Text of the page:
So, maybe I'm not being fair, and MoD is really just trying to play it safe on all counts. Nope, that doesn't work, from (my emphasis):

Commenting on the Youtube video demonstrating harassment of soldiers, allegedly in the Armenian army, the Minister stated he does not believe such things happen in the Armenian army. He pointed out that experts are now studying the video. “If we find out such a thing really happened, the one guilty will be punished severely. Unfortunately, we have not yet been able to find that man,” the Minister said. He also stressed that those who put the video on Youtube will be punished as well.

Aaaakh, Seyran, Seyran...

Translation of the Criminal Code is from Legislation Online:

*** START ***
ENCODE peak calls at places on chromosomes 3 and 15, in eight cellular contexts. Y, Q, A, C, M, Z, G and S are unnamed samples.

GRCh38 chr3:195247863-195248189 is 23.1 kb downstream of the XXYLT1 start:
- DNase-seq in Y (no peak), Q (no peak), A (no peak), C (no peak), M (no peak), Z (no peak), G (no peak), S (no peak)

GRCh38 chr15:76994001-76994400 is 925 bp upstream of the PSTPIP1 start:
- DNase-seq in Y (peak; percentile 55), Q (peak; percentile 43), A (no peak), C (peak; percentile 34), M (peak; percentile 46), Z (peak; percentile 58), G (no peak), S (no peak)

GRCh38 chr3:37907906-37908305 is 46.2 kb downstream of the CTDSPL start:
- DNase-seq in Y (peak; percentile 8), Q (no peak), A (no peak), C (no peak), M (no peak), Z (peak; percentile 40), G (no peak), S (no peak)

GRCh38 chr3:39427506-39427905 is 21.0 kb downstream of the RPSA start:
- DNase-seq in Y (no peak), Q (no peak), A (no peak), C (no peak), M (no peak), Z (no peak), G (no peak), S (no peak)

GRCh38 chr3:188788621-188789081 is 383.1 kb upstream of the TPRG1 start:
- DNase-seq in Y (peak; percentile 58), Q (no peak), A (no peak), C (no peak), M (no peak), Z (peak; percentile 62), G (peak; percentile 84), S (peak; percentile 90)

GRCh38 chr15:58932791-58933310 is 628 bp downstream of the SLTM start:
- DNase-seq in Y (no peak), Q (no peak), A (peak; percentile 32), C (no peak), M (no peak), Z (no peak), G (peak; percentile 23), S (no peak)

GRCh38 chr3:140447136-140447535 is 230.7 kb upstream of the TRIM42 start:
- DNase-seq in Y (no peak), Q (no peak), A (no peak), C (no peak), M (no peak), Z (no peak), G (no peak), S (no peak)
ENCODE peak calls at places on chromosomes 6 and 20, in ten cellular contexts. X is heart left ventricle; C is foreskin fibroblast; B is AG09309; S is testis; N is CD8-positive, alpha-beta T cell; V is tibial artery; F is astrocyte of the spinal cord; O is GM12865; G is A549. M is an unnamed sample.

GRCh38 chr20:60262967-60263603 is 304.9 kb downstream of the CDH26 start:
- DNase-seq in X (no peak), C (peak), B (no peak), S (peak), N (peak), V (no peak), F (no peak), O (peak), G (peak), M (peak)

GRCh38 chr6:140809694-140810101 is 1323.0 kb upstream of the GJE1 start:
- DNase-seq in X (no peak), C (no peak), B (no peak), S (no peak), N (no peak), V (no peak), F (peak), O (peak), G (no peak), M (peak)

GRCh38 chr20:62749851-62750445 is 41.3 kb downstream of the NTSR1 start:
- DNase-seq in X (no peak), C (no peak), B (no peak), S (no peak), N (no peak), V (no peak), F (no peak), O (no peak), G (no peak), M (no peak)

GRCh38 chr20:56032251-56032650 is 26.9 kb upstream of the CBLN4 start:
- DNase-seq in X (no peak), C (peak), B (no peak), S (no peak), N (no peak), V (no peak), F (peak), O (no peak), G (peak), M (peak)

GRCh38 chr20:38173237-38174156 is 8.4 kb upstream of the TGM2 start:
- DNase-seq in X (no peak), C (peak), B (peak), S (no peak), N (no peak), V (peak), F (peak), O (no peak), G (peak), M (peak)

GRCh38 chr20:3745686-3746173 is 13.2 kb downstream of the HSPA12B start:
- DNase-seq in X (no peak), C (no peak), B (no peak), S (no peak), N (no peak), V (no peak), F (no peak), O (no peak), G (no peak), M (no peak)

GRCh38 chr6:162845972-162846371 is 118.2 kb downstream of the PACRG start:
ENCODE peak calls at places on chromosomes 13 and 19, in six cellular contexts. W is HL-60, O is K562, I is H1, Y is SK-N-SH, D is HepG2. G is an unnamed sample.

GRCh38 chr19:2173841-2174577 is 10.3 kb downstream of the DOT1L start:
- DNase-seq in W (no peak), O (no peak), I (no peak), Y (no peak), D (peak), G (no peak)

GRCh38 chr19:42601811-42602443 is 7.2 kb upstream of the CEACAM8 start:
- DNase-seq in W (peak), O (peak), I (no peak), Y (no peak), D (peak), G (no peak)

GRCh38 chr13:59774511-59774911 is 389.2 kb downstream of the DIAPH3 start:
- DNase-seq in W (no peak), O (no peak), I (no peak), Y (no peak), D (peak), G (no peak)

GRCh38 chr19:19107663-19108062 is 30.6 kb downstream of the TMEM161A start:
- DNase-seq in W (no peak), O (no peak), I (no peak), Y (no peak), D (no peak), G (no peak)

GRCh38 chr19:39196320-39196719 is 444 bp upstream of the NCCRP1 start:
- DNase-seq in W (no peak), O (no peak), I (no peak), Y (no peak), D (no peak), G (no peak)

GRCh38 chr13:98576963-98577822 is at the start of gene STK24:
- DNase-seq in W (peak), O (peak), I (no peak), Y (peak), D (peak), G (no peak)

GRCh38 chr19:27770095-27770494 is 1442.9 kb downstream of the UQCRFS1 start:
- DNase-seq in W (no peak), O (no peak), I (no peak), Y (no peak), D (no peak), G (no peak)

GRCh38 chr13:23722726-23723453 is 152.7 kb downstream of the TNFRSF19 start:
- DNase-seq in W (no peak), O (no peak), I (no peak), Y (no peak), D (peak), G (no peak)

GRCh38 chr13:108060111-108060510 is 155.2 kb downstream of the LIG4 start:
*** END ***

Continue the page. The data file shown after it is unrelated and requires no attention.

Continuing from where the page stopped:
[Article 110. Causing somebody to commit suicide.
1. Causing somebody to commit suicide or make an attempt at a suicide by indirect willfulness or by negligence, by means of threat, cruel treatment or regular humiliation of one’s dignity, is punished with imprisonment for the term of up to 3 years.
Article 375. Abuse of power, transgression of authority or administrative dereliction.
1. Abuse of power, transgression of authority or administrative dereliction, if these acts were committed for mercenary or group-interest motives, by a commander or official, and if these inflicted essential damage, is punished with imprisonment for 2-5 years.
2. The same acts which negligently caused grave consequences, are punished with imprisonment for 3-8 years.
Article 358. Violence against the commander.

1. Battery or other violent actions against the commander related to the performance of his military duties, is punished with disciplinary battalion for the term of up to 2 years, or with imprisonment for the term of up to 5 years.
2. The same actions committed:
1) by a group of persons;
2) by using weapons;
3) causing grave or medium-gravity to health, or other grave consequences]